A plant from Chile kills and eats sheep...

Puya chilensis, a temperate climate evergreen perennial and close relative to the comparatively tame pineapple, catches, kills and feeds off of relatively large mammals, including sheep.

P. chilensis doesn’t consume and digest plants by way of conventional carnivorous plant methods, but nonetheless, it will snag and trap a sheep in its masses of thorns, holding the animal until it dies of starvation, and then it will proceed to feed off nutrients supplied by the decomposing carcass.

The young leaf shoots of P. chilensis can be eaten by people. Baskets and such are made from strong fibers obtained from the leaves and stems of the plant.

Here is a short recent article on Puya chilensis, apparently a 10ft specimen has just bloomed for the first time at RHS Garden Wisely, in England. Cara Smith, a Horticulturist at Wisley had this to say about the rare occurrence:  “I’m really pleased that we’ve finally coaxed our Puya chilensis into flower. We keep it well fed with liquid fertilizer as feeding it on its natural diet might prove a bit problematic. It’s growing in the arid section of our glasshouse with its deadly spines well out of reach of both children and sheep alike.”

So, needless to say, Puya chilensis is a great contender for privacy screening / security planting along boarders shared with pesky neighbors.

Here are some photo I have posted previously of a very close relative to Puya chilensis, Puya berteroniana, spectacular in its own regard for its massive aquamarine/blue and orange flower spikes.

Sorbus domestica hybrids - Hybrid Mountain Ash

An overview and photos of Luther Burbank’s Sorbus domestica hybrids in Sebastopol, California. Sorbus domestica has much potential in agroforestry systems, reforestation and further domestication / selection / hybridization.

Eriodictyon californicum - Yerba Santa

Yerba Santa is a Borage relative that grows in a variety of habitats including chaparral and Coast Redwood forests.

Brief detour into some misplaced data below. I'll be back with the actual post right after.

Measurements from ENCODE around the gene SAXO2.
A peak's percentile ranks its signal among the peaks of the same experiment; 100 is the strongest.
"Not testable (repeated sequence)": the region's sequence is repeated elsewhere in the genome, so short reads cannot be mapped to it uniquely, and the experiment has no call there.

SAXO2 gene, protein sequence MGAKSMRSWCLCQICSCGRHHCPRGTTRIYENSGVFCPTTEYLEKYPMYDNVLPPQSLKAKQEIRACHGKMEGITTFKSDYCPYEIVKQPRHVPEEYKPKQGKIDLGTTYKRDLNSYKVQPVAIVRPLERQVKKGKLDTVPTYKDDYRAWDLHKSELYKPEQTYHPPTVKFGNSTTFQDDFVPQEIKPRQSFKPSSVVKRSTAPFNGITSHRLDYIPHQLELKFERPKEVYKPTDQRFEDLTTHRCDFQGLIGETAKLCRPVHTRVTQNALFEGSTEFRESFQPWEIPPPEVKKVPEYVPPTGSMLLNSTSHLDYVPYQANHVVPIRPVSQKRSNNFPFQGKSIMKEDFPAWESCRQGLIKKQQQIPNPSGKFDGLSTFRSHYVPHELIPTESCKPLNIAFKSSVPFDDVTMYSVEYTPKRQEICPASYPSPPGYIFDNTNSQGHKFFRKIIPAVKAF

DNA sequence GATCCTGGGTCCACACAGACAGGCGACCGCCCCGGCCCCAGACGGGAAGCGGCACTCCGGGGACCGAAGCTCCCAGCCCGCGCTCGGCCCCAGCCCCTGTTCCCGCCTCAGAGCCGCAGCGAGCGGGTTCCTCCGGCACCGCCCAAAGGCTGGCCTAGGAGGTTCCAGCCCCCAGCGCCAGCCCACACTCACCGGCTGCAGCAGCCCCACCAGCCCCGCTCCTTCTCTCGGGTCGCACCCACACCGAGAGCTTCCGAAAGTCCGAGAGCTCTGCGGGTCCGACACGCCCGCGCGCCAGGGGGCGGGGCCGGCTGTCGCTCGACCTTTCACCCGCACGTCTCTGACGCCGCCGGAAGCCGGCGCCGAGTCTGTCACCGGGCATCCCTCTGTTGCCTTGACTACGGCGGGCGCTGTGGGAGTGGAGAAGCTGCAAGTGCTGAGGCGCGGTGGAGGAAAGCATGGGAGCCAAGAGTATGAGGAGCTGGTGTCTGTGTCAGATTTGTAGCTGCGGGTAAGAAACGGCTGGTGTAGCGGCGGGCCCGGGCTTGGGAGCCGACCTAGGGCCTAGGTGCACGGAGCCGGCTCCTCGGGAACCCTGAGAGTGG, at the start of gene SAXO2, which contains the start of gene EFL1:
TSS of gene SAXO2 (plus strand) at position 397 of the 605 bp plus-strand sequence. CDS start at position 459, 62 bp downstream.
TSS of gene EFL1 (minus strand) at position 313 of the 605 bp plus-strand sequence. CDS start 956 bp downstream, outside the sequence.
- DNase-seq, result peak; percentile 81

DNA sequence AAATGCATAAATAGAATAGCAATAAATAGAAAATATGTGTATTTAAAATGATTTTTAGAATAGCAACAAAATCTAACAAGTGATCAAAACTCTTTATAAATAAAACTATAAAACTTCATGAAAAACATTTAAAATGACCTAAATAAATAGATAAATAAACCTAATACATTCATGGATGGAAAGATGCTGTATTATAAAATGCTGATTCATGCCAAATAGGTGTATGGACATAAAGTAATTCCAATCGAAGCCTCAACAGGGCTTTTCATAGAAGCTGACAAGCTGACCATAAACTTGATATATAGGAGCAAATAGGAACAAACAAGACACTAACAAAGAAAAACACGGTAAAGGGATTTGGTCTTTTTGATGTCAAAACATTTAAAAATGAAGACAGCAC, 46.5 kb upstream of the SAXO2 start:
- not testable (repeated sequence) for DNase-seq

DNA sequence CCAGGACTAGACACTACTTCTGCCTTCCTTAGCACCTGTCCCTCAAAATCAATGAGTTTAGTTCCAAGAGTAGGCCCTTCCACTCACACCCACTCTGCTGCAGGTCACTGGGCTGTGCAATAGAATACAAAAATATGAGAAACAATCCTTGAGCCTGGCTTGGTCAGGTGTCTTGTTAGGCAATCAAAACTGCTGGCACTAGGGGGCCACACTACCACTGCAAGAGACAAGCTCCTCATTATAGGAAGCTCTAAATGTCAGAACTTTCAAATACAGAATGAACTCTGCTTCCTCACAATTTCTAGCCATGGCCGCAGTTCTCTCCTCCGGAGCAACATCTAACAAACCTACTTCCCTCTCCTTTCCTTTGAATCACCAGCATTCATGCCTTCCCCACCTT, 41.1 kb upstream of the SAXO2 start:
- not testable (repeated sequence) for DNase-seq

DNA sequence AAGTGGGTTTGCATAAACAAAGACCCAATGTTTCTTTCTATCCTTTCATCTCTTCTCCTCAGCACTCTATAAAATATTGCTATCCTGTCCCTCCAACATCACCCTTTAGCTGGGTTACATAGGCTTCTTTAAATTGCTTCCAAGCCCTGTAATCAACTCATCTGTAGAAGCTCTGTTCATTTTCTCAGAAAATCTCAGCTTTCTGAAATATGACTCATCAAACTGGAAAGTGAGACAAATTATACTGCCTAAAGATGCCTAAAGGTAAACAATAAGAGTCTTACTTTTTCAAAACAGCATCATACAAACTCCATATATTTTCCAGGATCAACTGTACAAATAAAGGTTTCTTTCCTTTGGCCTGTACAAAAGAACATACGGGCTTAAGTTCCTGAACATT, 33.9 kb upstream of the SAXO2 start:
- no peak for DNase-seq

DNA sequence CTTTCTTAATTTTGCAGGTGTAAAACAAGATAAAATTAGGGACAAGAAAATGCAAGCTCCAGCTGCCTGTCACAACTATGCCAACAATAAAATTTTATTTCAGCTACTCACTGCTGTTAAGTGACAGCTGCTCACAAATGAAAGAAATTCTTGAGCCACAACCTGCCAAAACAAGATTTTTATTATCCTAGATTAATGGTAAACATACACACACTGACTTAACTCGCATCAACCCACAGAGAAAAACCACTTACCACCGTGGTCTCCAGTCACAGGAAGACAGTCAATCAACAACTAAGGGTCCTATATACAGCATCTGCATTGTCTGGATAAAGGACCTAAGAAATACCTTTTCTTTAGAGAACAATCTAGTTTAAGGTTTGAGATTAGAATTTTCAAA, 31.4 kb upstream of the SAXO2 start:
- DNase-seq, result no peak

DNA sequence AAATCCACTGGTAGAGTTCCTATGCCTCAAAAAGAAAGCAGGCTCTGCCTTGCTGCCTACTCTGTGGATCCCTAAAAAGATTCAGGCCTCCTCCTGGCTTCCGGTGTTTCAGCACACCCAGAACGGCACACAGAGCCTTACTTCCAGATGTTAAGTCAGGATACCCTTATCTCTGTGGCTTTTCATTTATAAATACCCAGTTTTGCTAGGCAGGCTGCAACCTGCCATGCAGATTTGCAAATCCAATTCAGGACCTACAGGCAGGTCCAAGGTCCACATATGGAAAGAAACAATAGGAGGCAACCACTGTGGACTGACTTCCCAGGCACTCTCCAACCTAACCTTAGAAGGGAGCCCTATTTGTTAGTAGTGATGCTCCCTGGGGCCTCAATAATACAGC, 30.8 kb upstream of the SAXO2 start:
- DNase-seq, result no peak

The leaves have historically been used to treat asthma, upper respiratory infections and allergic rhinitis. The Concow tribe calls the plant  wä-sä-got’-ō. The Chumash used it as a poultice  for wounds, insect bites, broken bones, and sores. It was also used in a steam bath to treat hemorrhoids.

Eriodictyon californicum
Eriodictyon californicum

Calochortus amabilis - Golden fairy lantern

Calochortus amabilis flowers.

Calochortus amabilis flowers.

Calopchortus amabilis, another California native flowering bulb. This is a stout branching plant with bright yellow flowers with a triangular outline.

The plant prefers higher levels of shade, and soil humus rich in organic matter, however it grows in the wild in a wide variety of conditions, including full sun, rocky hillsides, chaparral and Serpentine soils. .

In the wild the plant can be found along the North Coast Ranges from Solano and Marin Counties to Humboldt an Colusa County.

As with the bulbs of many Calochortus species, C. amabilis bulbs were traditionally eaten by Indigenous peoples in the region. Bulbs were baked or boiled and eaten in a similar way as sweet potatoes. Large swaths of land were carefully sustainably managed over generations to provide supply of these delicious and nutritious bulbs.